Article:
A volunteer at a local hospital who sang songs and told jokes to entertain patients was leaving one day when he said to a patient, “I hope you get better.”
The patient replied, “I hope you get better too!”
The ability to recognize humor in our surroundings makes it easier to navigate life’s many challenges. If you have diabetes, or have patients who do, you’ll find great tips on how to see the funny in your environment in What’s So Funny About Diabetes?: A Creative Approach to Coping with Your Disease
Dear Nurse Marge,
Why are nurses so bad at taking care of themselves? We KNOW everything there is to know about keeping healthy and yet so many nurses smoke and drink. One of my co-workers is a very non-compliant diabetic: she fainted once at work two years ago and even now doesn’t eat the way she should. It just blows my mind!
Dear Common Sense,
Why would people who:
- spend most of their time caring for others
- in an exhausting, demanding environment
- where resources are scarce
- support even rarer
- who have the constant pressure of economic uncertainty hanging over their heads
- schedules devised by “management professionals” throwing darts at the calendar at random
- patients who expect miracle diagnosis and treatment all in thirty minutes or less
while balancing the needs of their family, partner, and pets sometimes fail to take less than ideal care of themselves? I’ve no idea.
Do you know what comes right after common sense in the dictionary? Compassion.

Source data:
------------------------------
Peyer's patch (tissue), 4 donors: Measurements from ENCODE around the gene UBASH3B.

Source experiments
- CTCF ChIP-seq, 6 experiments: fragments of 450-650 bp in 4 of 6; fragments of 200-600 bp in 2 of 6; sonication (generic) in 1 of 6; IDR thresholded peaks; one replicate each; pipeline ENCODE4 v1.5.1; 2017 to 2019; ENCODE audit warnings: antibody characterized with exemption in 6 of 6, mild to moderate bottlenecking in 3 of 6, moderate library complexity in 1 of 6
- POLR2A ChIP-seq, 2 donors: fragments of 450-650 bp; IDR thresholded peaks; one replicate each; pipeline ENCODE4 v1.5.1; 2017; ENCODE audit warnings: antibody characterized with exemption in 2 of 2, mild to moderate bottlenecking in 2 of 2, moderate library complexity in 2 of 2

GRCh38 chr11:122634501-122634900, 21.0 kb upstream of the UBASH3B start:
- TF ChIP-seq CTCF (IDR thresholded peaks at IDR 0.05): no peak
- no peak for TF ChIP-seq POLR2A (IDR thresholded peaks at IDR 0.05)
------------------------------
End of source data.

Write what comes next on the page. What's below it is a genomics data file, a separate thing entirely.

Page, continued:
Use Humor to Capture Their Attention
Another late-August. Another group of students rolling into our colleges and universities, so full of excitement, fear and curiosity about their respective futures. Some are away from home for the first time. Some have made it through that transition and are involved in their next one – whatever that may be. Yet others may be stepping back into the college scene, having never attended or re-entering the world of “studenthood,” as adults.
Regardless of their personal status, as their professor, you get the opportunity to orient them to your course, its requirements and technologies, and your way of teaching. And of course (you tend to assume), every student is taking your course because of their burning interest in the material and in the great reputation you have built as the professor to learn from.
Hmmmmm. I wonder if that’s really what they’re thinking the first day of class? (more…)
Have you ever told a joke so gross you made yourself queasy? Are there tales you won’t tell outside of hospital walls — because no one except your fellow nurses will get it? Has anyone ever told you that your humor was sick, dark, and twisted?
There’s a reason for that. (more…)